Pad Thai, as I’m sure you know, is unquestionably the most recognized Thai dish throughout the world.
If you go to a Thai restaurant in the United States or a Thai restaurant in Europe, Pad Thai will most likely be represented on the menu with a top-recommendation icon next to it.
And while Pad Thai is popular in Thailand, because there are so many $1 dishes and so much food to explore, I myself rarely eat Pad Thai. I’m not the biggest Pad Thai fan, I’m more of the strong southern Thai flavors type.
However, occasional Pad Thai can be good.
Pad Thai Thip Samai or Pad Thai Pratu Pi (ผัดไทยทิพย์สมัย (ผัดไทยประตูผี)), which translates to “Ghost Gate Pad Thai,” as it’s more commonly known, is one of the most famous Pad Thai restaurants in Bangkok.
Starting at 5 pm daily, the fires are kindled, and street chefs beginning churning out wok fulls of Pad Thai like crazy.
You’ll hear a continual clickety clack as the metal spatulas clank against the metal rounded woks.
While many people sit down for dinner, even more people order take-away, often in bulk orders.
Using charcoal, the chefs are able to fuel the fire so they get the fierce heat required to produce the correct scorched flavor.
Big batches, probably 10 – 15 plate fulls, are cooked at a time in medium sized woks.
Depending on the version of Pad Thai ordered, the recipe often begins first with shrimp that are fried in oil before being joined by thick handfuls of dry rice noodles. The noodles are soaked in sauces and oils as the heat and steam cooks the noodles quickly.
Tofu, baby shrimp, leeks, bean sprouts, and other ingredients per recipe, are all tossed into the mixture. Finally the mess of Pad Thai is scooted to one side as eggs are cracked into the agglomeration.
After the batch of Pad Thai is finished, it’s divvied out onto individual plates and either served as is, boxed into styrofoam to-go containers, or brought over t0 what I like to call “the gift wrapping station.”
Similar to shopping at a department store and having your gift wrapped in a fancy box and tied with bright colored ribbon, so the Pad Thai is decorated in a beautiful wrapper before being served.
Over a bonfire of flames, an intensely hot wok is thinly layered with beaten egg and swirled around like a crepe.
The egg cooks in seconds, at which point the plate of freshly cooked Pad Thai is dumped into the middle of the egg, wrapped up on all sides, and placed back onto the plate.
The first egg layer is messy with holes in it, so the process is repeated twice, leaving the final Pad Thai neatly wrapped in smokey flavored eggy goodness.
The version of Pad Thai wrapped in egg is called Pad Thai Haw Kai Goong Sot (ผัดไทห่อไข่กุ้งสด).
Meaty jumbo prawns and perfectly cooked noodles are packed into the egg wrapper which is then garnished with cilantro and slices of pepper.
I like to add chili flakes, crushed peanuts, and a squeeze of lime to my Pad Thai.
Like most Pad Thai, the noodles were slightly sweet, but I could detect that charcoal roasted flavor, and the lime juice balanced all the flavors together. The egg was the highlight, a great asset to the dish.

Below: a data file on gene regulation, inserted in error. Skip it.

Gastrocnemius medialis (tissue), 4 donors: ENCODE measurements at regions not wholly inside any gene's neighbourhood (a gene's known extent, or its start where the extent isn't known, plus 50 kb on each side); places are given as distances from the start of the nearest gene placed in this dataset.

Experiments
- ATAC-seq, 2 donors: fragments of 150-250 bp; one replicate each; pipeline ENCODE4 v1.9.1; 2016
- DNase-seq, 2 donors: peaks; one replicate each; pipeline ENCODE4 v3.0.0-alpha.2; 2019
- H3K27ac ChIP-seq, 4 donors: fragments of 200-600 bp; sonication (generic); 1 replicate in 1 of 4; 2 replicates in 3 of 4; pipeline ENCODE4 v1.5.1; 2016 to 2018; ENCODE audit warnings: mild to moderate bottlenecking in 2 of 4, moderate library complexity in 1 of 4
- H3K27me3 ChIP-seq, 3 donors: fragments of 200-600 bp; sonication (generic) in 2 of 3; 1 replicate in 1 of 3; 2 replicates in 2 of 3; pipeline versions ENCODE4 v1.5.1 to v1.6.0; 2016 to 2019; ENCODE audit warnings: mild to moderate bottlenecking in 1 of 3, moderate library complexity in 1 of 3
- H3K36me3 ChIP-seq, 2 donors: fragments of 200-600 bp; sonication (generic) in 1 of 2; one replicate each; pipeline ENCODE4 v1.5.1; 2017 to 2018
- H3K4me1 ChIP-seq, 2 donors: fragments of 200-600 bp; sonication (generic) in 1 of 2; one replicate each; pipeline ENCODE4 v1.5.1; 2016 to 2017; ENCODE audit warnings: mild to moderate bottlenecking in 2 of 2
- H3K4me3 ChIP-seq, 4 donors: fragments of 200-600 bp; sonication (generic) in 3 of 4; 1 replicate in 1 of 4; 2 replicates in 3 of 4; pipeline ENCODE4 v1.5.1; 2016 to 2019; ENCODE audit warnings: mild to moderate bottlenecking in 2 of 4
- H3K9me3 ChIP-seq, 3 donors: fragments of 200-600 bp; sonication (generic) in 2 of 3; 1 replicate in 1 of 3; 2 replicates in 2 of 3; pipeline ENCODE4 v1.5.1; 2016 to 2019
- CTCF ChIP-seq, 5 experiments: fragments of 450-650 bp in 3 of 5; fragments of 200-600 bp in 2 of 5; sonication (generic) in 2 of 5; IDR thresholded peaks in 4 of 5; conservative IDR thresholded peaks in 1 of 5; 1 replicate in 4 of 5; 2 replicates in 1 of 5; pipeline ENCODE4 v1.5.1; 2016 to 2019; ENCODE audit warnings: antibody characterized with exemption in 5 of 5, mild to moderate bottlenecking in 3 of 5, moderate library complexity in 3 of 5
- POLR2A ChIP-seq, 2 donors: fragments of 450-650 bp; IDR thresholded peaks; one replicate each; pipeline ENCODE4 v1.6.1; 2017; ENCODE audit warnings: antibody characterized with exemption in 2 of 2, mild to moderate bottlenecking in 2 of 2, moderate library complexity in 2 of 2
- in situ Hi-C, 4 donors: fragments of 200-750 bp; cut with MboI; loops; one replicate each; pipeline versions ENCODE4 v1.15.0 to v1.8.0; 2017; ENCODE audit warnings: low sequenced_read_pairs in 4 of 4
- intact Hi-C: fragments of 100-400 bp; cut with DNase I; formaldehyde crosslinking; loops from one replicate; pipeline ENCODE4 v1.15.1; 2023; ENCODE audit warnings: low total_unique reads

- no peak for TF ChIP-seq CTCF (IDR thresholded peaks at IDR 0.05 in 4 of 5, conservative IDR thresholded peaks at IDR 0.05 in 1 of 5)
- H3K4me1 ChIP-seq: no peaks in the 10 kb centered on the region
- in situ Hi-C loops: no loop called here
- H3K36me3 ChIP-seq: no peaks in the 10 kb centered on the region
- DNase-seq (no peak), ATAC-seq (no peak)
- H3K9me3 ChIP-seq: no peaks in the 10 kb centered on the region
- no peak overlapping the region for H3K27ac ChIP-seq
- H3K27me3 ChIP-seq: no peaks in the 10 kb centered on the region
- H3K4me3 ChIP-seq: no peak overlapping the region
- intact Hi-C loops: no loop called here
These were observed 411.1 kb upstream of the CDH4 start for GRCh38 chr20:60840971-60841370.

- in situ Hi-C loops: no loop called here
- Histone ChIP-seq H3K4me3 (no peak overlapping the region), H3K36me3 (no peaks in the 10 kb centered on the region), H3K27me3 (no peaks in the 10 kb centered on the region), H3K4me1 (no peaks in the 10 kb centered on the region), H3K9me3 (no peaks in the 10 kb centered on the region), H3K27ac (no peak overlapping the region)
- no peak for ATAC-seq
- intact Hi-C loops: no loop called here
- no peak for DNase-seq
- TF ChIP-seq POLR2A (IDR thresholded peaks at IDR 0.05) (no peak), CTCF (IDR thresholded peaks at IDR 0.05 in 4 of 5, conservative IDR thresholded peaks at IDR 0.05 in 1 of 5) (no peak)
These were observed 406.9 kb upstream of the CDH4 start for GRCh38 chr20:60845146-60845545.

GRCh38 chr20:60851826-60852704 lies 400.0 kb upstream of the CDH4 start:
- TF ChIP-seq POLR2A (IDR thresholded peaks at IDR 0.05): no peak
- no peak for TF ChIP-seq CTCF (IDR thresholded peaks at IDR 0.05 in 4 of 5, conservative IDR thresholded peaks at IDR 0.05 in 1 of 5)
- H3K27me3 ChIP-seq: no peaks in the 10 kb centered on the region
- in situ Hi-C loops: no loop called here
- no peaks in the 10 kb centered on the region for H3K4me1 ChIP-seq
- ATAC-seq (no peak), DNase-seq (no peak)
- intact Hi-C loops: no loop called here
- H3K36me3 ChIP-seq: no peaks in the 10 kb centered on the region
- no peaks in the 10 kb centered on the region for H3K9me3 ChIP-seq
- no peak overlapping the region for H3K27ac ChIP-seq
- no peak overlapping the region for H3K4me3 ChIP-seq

This Pad Thai Sen Jan Man Goong (ผัดไทเส้นจันมันกุ้ง), noodles fried with the head juices from jumbo shrimp, may not sound too appealing when described, but it sure was good.
The noodles had that same wonderful hint of smokiness which complemented the subtle shrimp seafood flavor. Rather than being wrapped in egg, this style included scrambled eggs mixed within.
The Bottom Line:
If you like Pad Thai and are visiting Bangkok, you have no choice but to eat here.
Even if Pad Thai is not your favorite (like me), the experience of watching the chefs make batch after batch of Pad Thai over huge flames is a lot of fun.
Also in the area is a historical coffee shop where they serve great strong brews, but don’t try the food… it’s not so good.
What to Eat: Pad Thai Sen Jan Man Goong (ผัดไทเส้นจันมันกุ้ง) – Pad Thai with prawn head juices, and Pad Thai Haw Kai Goong Sot (ผัดไทห่อไข่กุ้งสด) – Pad Thai wrapped in an egg.
Prices: This restaurant is expensive for Bangkok prices, but it’s in a good location, and very famous, which bumps up the cost. You’ll pay around 70 THB for a plate of Pad Thai here.
Pad Thai Thip Samai (Pad Thai Pratu Pi) ผัดไทยทิพย์สมัย (ผัดไทยประตูผี)
Address: 313 313 Thanon Mahachai, Phra Nakorn
Hours: 5 pm – 3 am daily
313 อาคาร บริเวณภูเขาทอง ถนนมหาไชย (มหาชัย) แขวงสำราญราษฎร์ เขตพระนคร กรุงเทพฯ 10200
เปิดทุกวัน เวลา 17.00-03.00 น. (หยุดทุกวันพุธต้นเดือนและปลายเดือน)
How To Get There
Pad Thai Thip Samai is located in the old district of Phra Nakorn, just a few minutes walk from the Giant Red Swing near Chinatown Bangkok, and very close to the Golden Mountain.
If you go as soon as they open, you can take the Khlong Saen Saep canal boat to the final Panfa Leelard station, exit towards Ratchadamnoen, make a left on Mahachai, and the restaurant will be on your left hand side. Alternatively, you can either take a taxi directly there or a bus. It’s also an easy 5 minute walk from Democracy Monument.
View Bangkok Eating Thai Food Map in a larger map